Tribe Sues New Jersey for Blocking Official Recognition

The Nanticoke Lenni-Lenape Tribal Nation has filed a civil rights lawsuit against New Jersey’s attorney general saying the state is trying to strip the tribe of its official recognition as an American Indian tribe. The suit charges that the state erroneously thinks the tribe wants to open a casino.

The Nanticoke Lenni-Lenape Tribal Nation has filed a civil rights lawsuit charging that New Jersey is trying to remove its official designation as an American Indian Tribe.

The suit charges that one of the reasons the state is doing this is to stop it from opening a casino, even though the tribe has never sought to open one and has not supported gambling, which it sees as violating their religion.

The suit charges that the state’s position comes from a prejudiced opinion about native tribes and from the state’s powerful non-Indian gaming industry.

“While taking the position that it does not recognize the three New Jersey tribes, defendant has yet to articulate what exactly the tribes are, except to imply that they are something lesser and undefined,” the complaint states. “Defendant’s purported justifications for its position are pre-textual. On information and belief, the state is actually motivated by a racial-stereotype-driven and irrational fear that any American Indian tribe, if recognized as such, will seek to conduct gaming in competition with New Jersey’s politically powerful non-Indian gaming interests.”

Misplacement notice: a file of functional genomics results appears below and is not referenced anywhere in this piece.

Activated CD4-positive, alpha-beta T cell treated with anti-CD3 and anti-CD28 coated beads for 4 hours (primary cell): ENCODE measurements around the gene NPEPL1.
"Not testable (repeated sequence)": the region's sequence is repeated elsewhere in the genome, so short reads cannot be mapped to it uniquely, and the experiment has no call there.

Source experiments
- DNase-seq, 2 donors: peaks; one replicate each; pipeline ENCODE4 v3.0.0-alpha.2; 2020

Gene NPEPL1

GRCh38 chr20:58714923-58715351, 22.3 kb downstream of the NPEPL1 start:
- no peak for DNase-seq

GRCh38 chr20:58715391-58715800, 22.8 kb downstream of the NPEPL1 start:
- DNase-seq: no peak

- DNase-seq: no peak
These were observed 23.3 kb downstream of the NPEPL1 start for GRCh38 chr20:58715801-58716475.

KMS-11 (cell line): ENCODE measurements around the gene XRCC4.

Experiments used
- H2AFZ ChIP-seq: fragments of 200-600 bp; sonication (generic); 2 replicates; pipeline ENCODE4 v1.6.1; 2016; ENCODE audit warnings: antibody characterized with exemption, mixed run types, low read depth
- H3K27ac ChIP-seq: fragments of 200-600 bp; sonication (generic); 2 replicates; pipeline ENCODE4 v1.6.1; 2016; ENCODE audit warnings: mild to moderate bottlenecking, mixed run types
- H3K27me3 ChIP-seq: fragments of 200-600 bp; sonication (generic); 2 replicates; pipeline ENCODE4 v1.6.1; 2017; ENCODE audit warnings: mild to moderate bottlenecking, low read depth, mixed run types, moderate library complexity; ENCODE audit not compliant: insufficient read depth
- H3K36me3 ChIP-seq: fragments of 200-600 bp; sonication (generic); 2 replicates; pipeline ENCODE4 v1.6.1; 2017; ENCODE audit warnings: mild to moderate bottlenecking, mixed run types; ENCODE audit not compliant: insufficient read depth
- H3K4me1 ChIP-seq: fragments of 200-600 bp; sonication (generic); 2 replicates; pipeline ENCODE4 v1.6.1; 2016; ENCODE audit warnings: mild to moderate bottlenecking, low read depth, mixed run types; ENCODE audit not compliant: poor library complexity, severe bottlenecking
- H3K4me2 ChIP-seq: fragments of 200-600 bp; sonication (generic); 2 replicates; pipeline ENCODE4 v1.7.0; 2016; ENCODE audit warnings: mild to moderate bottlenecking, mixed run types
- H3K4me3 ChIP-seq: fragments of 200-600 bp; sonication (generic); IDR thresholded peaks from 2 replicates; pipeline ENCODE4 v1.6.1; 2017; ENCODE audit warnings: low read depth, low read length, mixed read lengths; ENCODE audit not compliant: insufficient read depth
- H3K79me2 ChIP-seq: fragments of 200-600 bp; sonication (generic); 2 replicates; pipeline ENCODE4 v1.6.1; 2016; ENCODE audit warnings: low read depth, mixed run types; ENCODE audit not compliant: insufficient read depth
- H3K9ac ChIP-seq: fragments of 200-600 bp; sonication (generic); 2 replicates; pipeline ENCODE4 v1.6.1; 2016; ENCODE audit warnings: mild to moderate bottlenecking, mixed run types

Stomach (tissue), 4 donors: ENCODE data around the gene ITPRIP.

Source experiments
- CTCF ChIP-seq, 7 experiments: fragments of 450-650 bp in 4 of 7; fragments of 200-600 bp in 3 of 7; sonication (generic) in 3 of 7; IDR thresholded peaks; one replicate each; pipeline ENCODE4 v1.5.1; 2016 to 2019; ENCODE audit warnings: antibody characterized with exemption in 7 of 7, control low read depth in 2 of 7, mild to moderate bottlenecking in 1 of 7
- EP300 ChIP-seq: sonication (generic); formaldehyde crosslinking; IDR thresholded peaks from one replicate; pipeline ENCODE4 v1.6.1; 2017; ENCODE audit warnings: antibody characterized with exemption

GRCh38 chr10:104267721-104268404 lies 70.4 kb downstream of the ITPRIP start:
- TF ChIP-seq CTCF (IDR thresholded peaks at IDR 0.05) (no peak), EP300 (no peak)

The tribe alleges state officials have tried to rescind the official recognition, saying that the state has only “acknowledged” the three tribes, not officially recognized them, and that no due process ever existed to even grant such recognition.

The suit was filed against New Jersey acting Attorney General John Hoffman. He has not commented on the suit, but has argued in the past that only the federal government can officially designate Indian tribes.

The Nanticoke has 3,000 members and is headquartered in Bridgeton NJ. It is fighting to keep its official identity, according to the tribe.

“So many of the benefits and protections that we receive rely on some level or recognition and, psychologically, it is a tremendous impact on us—and our students in school—to have people question your identity based on if a government agency acknowledges it,” said the Rev. John Norwood, councilman and judge of the tribe.

“During the past 33 years, the Nation and its members have expended time, money, and energy in reliance on the state’s recognition; the Nation has also, to a significant degree, associated its tribal identify with that recognition,” the lawsuit states.

This recognition continued until late 2012, when the state decided to no longer recognize the Nanticoke or the two other New Jersey tribes—the Ramapough Mountain Indians and Powhatan-Renape Nation, tribe officials said.

The suit states that the tribe tried to work with the administration of Governor Chris Christie to solve these issues, but could not reach an agreement.

The suit charges that the lack of the designation hurts the tribe, as it cannot sell handmade crafts as “Indian made” and it will also lose about $600,000 in grants, 30 tribal jobs and college scholarship awards.

The lawsuit asks for the state to stop denying the Nanticoke’s official recognition and cover court fees.